Aluminum is the most abundant metal on the face of the planet. Its high strength-to-weight ratio, corrosion resistance, and range of alloy properties has made it one of the most useful engineering materials. Aluminum alloys can be found in industries ranging from electronics to automotive to aerospace and beyond. Although many of its properties are attractive, there are unique challenges with attaching it to other parts in an application.
Common attachment methods include screws, rivets, and bolts. These work in many applications, but there are a few downsides to using traditional fasteners. One is that point fasteners create stress concentrations which can lead to material failure under high load scenarios. Another is that these create a hole in the material which may be undesirable for strength or water intrusion issues. In certain applications, aesthetics is a primary concern and the appearance of a screw head may be unwanted. In the case of aluminum welding, highly skilled workers are needed to get a good weld.
In many applications, aluminum is being attached to different materials which can be challenging if they have different thermal expansion rates (Coefficient of Thermal Expansion or CTE). Aluminum’s CTE is twice as high as glass while some plastics are five times higher than aluminum. This can lead to buckling or cracking depending on the rigidity of the joined materials. The stress concentration created with point fasteners is exacerbated when attaching to plastics that are not as strong as aluminum. Galvanic corrosion needs to be managed if the secondary substrate is another metal.
A common solution that addresses these concerns is adhesive bonding. Adhesives spread stress over a larger area which reduces stress concentrations. They can also be designed to either transfer or isolate loads depending on adhesive selection. Isolating loads can make it easy to design with CTE differences while maintaining a flexible and strong attachment.
Water intrusion is easier to manage when you have fewer holes (water intrusion points) to start with. In addition to keeping water out, adhesive joints can also reduce galvanic corrosion by separating dissimilar metals. Gaskets, tapes, and liquid adhesives are all used to separate mechanically joined metals, but removing the contact altogether with a high strength bonding tape or adhesive can improve the corrosion resistance even more.
Perhaps one of the most important benefits with using tapes or adhesives is the speed and ease of creating a bond. Even with low-skilled labor, a durable bond can be formed quickly and easily.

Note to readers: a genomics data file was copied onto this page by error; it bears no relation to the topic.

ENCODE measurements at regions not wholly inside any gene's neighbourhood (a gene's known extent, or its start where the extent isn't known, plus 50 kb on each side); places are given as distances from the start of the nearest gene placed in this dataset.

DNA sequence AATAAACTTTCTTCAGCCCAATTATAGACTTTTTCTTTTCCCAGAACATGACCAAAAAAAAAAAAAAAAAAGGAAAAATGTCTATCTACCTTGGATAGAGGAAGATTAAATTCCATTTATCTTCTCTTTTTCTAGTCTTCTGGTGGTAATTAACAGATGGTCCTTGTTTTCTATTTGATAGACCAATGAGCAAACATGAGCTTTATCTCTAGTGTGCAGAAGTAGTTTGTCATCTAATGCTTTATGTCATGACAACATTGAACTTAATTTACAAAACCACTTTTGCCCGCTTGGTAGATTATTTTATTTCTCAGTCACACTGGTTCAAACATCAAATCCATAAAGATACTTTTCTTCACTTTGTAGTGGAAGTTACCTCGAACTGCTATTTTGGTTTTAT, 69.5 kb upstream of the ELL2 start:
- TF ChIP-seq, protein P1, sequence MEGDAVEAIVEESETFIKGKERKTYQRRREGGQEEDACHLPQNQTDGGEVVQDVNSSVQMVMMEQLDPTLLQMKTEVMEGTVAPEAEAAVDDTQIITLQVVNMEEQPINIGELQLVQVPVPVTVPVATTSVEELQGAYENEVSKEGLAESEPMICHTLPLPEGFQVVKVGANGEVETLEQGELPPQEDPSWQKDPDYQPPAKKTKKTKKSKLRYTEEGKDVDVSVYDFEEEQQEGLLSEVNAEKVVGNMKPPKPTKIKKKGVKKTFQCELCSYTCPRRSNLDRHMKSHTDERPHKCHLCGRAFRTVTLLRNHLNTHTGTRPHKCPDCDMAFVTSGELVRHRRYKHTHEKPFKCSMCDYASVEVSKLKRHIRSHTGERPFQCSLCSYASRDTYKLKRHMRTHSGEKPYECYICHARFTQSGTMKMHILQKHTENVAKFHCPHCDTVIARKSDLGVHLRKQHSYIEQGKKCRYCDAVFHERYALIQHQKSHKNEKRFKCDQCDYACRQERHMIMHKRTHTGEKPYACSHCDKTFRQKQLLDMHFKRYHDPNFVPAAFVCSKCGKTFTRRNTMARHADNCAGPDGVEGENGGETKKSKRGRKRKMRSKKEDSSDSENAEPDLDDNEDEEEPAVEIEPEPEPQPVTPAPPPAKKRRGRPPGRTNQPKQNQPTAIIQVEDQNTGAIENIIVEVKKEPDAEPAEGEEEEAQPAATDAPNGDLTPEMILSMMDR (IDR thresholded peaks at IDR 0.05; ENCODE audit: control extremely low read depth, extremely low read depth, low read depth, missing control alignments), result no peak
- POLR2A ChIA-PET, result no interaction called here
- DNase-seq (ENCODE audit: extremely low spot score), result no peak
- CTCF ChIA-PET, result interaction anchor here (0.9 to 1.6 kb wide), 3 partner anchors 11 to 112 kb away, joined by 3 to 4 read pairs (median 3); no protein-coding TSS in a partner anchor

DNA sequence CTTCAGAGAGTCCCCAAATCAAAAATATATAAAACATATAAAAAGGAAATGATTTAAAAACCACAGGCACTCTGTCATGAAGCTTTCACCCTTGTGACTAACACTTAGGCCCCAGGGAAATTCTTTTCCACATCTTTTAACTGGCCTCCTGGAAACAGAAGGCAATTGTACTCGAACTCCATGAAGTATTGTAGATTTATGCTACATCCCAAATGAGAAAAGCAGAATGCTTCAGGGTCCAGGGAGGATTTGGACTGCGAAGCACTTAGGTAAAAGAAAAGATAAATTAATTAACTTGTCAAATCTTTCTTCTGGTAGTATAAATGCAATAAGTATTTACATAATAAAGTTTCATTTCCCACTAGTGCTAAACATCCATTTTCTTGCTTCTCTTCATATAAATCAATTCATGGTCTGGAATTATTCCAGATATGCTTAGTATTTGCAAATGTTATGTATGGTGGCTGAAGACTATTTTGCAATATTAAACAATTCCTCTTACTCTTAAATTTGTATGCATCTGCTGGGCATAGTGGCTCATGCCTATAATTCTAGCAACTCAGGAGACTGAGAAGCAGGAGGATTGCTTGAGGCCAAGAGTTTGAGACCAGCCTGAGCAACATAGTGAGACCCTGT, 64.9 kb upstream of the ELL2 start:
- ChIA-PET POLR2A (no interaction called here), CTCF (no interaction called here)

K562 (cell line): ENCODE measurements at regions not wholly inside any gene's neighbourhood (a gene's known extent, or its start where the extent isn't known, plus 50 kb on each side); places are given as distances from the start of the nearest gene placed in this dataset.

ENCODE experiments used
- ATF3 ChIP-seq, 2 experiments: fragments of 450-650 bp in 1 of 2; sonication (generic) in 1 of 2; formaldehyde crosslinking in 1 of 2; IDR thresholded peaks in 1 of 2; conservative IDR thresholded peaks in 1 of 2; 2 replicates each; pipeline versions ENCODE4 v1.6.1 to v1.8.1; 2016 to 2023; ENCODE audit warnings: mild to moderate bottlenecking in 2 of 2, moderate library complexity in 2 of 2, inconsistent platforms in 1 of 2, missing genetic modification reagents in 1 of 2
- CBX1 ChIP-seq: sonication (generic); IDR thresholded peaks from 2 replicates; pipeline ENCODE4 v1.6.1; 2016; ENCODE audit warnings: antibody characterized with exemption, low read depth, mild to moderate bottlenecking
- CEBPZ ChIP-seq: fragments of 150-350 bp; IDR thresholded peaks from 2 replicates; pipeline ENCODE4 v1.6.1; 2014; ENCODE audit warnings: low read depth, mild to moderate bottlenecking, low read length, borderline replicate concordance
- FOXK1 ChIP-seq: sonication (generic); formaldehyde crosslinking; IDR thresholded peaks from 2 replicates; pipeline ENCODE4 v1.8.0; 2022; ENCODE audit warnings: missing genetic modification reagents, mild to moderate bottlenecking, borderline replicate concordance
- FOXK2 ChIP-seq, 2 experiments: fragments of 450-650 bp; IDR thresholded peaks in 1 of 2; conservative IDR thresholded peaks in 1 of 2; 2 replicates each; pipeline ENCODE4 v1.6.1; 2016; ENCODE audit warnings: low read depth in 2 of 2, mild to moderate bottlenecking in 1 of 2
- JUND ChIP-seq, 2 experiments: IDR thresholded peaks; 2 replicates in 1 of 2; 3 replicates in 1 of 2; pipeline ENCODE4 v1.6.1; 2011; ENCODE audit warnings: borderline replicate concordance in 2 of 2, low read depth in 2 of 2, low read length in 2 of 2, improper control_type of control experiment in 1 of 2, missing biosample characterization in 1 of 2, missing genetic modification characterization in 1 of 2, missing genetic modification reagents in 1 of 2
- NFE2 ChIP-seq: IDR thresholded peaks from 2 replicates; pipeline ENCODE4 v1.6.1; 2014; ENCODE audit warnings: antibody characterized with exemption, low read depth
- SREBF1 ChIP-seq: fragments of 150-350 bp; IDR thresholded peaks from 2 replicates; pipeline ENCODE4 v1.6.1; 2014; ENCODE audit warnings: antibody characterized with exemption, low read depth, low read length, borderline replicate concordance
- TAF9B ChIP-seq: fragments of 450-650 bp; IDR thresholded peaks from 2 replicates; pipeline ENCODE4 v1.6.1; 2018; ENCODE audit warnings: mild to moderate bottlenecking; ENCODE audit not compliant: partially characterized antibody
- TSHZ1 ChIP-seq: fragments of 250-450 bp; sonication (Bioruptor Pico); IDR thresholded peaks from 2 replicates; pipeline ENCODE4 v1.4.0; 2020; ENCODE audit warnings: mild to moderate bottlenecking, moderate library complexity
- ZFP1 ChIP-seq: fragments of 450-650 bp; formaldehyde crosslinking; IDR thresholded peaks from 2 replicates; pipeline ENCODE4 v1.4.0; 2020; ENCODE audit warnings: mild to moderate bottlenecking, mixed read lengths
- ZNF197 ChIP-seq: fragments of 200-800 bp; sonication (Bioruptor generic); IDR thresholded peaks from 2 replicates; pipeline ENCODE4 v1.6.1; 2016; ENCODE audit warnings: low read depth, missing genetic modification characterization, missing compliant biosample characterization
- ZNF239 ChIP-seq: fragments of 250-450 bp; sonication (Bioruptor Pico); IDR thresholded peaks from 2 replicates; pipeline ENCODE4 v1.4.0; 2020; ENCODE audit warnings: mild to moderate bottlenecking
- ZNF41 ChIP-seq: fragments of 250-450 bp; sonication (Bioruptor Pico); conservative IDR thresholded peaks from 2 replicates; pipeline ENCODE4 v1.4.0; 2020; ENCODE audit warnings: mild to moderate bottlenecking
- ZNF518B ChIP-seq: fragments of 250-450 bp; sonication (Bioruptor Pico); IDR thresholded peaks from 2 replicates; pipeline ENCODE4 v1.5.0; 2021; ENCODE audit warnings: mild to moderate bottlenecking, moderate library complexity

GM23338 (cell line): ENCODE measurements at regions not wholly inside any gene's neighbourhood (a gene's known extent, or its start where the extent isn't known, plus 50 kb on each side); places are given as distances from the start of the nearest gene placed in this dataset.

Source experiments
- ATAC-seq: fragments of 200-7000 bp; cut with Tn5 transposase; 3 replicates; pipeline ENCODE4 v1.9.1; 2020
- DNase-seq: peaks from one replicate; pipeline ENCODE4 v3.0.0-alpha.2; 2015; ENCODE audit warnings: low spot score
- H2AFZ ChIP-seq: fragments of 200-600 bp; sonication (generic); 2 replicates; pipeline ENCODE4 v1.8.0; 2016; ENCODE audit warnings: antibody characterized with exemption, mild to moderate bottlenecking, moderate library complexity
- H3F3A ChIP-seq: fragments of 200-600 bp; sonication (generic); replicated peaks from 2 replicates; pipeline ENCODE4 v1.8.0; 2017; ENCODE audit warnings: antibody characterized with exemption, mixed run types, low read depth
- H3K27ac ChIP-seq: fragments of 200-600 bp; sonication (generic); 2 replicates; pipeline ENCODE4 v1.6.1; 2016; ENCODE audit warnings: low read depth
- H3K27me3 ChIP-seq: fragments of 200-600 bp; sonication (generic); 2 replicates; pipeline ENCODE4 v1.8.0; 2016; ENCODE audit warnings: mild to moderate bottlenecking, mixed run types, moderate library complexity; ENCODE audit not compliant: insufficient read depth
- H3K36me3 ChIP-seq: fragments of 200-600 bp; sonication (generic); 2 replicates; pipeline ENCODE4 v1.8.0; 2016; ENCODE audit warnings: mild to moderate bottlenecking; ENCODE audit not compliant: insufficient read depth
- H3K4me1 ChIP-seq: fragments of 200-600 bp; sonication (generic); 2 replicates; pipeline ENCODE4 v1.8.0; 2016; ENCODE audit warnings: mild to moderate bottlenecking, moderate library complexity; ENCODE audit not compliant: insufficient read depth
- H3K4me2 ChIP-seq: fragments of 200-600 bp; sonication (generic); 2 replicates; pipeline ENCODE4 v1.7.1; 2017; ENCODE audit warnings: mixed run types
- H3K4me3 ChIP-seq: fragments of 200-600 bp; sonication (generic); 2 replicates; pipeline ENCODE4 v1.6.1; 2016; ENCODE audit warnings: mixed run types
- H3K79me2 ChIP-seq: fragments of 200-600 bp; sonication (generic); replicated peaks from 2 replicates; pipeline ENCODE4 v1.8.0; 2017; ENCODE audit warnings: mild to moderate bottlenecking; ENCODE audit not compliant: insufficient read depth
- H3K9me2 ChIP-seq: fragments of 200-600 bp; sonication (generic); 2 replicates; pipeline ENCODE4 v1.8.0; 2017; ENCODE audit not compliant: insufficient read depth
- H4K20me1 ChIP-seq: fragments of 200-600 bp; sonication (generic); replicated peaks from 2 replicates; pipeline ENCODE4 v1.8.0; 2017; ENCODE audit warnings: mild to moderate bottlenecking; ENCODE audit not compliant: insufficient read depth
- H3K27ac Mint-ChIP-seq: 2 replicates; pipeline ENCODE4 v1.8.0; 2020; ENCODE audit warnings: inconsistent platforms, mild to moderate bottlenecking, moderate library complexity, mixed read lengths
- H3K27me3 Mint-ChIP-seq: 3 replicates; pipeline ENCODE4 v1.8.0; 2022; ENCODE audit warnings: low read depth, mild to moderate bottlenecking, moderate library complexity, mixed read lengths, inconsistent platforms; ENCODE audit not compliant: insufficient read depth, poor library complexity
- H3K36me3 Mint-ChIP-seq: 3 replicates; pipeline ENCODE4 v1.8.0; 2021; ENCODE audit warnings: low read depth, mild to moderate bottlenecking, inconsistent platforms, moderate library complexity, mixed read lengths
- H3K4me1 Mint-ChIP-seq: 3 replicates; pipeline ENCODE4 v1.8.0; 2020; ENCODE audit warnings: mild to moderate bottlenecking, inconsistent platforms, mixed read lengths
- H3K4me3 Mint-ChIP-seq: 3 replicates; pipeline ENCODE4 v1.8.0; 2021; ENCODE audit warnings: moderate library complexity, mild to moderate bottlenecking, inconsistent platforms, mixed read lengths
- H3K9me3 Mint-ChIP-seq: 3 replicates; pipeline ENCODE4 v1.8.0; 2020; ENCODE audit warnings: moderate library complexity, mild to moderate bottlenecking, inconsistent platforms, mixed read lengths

Aluminum has excellent compatibility with most adhesives. It has a very high surface energy which allows adhesives to flow onto its surface, and the surface of aluminum is receptive to many types of bonding. That is the reason that aluminum is rarely found as a pure metal in the environment – it is almost exclusively found alloyed with other materials. It is this reactivity that gives aluminum alloys a protective oxide layer. Aluminum forms this microscopic oxide layer very quickly when exposed to air.
The oxygen in air reacts with the active surface of aluminum creating a passive layer of aluminum oxide that prevents additional corrosion (called passivation). This is similar to steel rusting, but unlike rust which flakes off, aluminum oxide stays put to protect the surface.
Structural epoxies will adhere well to the oxide layer, but it is so strong that when put to the test, the oxide layer fails first. The oxide layer can also attract moisture which further undercuts the bond strength. This weak interfacial layer limits the holding power of structural adhesives and should be removed prior to bonding. Typical surface preparation includes cleaning with acetone to remove top-layer dirt and oil, abrading with a fine abrasive (3M™ Scotch-Brite 7447 pads work well), then finally cleaning with acetone. The final cleaning step should be repeated until all residue is removed. At this point, bare aluminum is exposed and ready for the adhesive.
Apply adhesive shortly after cleaning to ensure the oxide layer does not reform. Once formed, a structural epoxy bond is extremely strong and can transfer loads efficiently in high stress applications. Structural adhesives are used extensively in the transportation, aerospace, and electronics markets to create rigid aluminum bonds.
Foam tapes, like 3M™ VHB™ Tapes, also require a clean surface free of dirt and oil, but removal of the oxide layer is optional. The viscoelastic properties of VHB tape gives it the ability to isolate stresses. When a force acts on the bond, the tape directs the force into its core. The core absorbs the stress which reduces the stress on the interface between the tape and the substrate. The isolating nature of VHB tape also makes it useful for absorbing vibrations and bonding materials with differential CTEs. A common application for VHB tape is bonding glass windows to aluminum frames in industrial structural glazing which requires a strong bond with careful isolation of substrate movement due to thermal cycling.
Post a question to the forum if you have specific aluminum bonding questions. We look forward to hearing from you.